Instant View: Biden renominates Powell as Fed Chairman, Brainard as vice chair

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FILE PHOTO: Federal Reserve Board building is pictured in Washington

NEW YORK (Reuters) – Federal Reserve Chair Jerome Powell was nominated for a second four-year term by President Joe Biden on Monday, extending a tenure that began somewhat by chance, survived blistering criticism from former President Donald Trump, and now positions the ex-investment banker to finish the most consequential revamp of monetary policy since the 1970s.

Lael Brainard, the Federal Reserve board member who was the other top candidate for the job, will be vice chair, the White House said.

MARKET REACTION:

STOCKS: S&P stock futures added slightly to gains and were up 0.37%, pointing to a firm Wall Street open.

BONDS: The yield on the benchmark 10-year note edged higher, and was last 1.5960%. The 2-year yield rose to 0.5659%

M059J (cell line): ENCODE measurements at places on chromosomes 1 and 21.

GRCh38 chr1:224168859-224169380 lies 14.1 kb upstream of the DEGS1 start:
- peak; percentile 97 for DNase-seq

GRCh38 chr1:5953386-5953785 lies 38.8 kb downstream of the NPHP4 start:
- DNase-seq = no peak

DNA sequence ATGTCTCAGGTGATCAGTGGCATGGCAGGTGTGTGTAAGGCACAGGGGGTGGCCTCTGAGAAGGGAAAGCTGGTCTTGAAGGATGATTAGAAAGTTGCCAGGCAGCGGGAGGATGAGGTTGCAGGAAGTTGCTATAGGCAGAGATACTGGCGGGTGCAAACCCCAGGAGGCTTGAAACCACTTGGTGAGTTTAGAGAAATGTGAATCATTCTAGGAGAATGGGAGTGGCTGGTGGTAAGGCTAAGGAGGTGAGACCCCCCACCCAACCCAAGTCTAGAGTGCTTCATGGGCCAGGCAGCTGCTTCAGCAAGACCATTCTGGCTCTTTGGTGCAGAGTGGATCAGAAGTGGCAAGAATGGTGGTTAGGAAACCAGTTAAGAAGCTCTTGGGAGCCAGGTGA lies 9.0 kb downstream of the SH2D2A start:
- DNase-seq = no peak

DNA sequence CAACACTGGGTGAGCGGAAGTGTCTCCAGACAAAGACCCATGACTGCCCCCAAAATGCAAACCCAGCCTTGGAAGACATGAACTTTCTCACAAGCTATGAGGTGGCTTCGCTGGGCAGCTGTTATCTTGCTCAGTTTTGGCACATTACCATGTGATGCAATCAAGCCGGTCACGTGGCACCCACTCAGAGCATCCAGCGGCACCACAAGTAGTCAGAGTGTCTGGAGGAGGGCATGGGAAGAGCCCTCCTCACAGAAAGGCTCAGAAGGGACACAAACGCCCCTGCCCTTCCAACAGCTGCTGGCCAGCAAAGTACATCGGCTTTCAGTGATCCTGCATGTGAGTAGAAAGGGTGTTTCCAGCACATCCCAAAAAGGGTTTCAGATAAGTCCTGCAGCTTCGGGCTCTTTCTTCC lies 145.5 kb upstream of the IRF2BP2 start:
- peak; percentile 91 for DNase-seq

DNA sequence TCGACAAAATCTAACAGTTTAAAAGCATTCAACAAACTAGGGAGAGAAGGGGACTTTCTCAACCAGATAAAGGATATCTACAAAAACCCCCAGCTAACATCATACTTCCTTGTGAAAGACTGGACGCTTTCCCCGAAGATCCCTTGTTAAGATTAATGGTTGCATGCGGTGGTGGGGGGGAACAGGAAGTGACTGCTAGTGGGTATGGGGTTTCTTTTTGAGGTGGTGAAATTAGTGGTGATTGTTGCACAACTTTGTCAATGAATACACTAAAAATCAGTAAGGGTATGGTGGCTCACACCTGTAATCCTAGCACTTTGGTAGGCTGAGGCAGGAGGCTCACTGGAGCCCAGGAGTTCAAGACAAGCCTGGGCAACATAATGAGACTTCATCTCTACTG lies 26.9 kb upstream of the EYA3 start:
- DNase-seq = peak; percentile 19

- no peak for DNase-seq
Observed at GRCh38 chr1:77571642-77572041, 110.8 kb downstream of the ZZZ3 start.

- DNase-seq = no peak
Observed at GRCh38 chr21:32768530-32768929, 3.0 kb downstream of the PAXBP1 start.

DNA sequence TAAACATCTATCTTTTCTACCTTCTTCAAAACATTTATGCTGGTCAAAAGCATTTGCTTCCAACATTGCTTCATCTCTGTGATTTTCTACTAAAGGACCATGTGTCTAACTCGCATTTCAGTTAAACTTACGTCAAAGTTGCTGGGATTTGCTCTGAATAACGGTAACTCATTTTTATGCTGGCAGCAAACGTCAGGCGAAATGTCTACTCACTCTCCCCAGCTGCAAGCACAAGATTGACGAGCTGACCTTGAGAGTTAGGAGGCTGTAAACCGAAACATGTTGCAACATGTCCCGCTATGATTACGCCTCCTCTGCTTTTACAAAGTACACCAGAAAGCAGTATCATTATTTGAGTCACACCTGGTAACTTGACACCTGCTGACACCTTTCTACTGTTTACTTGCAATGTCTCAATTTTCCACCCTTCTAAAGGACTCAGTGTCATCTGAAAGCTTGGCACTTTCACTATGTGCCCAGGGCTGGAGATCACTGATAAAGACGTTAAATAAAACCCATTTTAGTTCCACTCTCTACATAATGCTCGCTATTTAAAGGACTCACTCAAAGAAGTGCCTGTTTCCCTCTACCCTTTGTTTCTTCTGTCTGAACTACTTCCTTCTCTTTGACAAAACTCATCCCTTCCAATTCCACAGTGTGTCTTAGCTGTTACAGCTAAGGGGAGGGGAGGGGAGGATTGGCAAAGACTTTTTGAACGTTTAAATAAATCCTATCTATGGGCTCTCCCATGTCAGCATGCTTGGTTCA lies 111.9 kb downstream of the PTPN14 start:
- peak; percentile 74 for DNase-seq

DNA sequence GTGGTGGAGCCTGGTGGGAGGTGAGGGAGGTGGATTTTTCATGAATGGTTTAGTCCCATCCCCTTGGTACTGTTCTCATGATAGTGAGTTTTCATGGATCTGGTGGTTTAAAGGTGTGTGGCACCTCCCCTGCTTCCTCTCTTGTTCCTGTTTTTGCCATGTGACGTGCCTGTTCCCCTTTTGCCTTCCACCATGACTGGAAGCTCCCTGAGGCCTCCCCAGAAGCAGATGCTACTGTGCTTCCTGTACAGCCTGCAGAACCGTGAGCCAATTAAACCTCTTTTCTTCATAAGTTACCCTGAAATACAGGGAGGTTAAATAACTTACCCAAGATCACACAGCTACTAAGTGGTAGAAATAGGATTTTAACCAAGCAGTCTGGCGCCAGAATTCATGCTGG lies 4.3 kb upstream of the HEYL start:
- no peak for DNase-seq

FOREX: The dollar index reversed a small loss and was up 0.3%.

COMMENTS:

GREGORY DACO, CHIEF U.S. ECONOMIST, OXFORD ECONOMICS, NEW YORK

    “It’s probably the best of all outcomes. You maintain a dynamic duo at the helm of the Fed, you ensure continuity from a policy perspective, and you essentially have two of the most apt candidates both as Fed chair and Fed vice chair for the near future. I think it’s a sound decision. It’s one that will ensure that the Fed has the right type of personnel to guide us through the second part of this recovery phase, which will be a tricky one with high inflation and questions as to whether the Fed needs to tighten monetary policy or not.”

    “I would expect confirmation in the Senate to be certainly straight forward given that Powell has strong bipartisan support. Even if he loses a couple of votes on the Democratic side, he should get through Senate confirmation.”

RANDY FREDERICK, MANAGING DIRECTOR OF TRADING AND DERIVATIVES, CHARLES SCHWAB, AUSTIN, TEXAS

“Markets like predictability and so they are reacting positively. They don’t like uncertainty and while Brainard may have been a fine choice, the markets would not know what to expect from her even though the general consensus was that it meant lower rates for longer, but we don’t know that for certain.”

(Compliled by the Global Finance & Markets Breaking News team)

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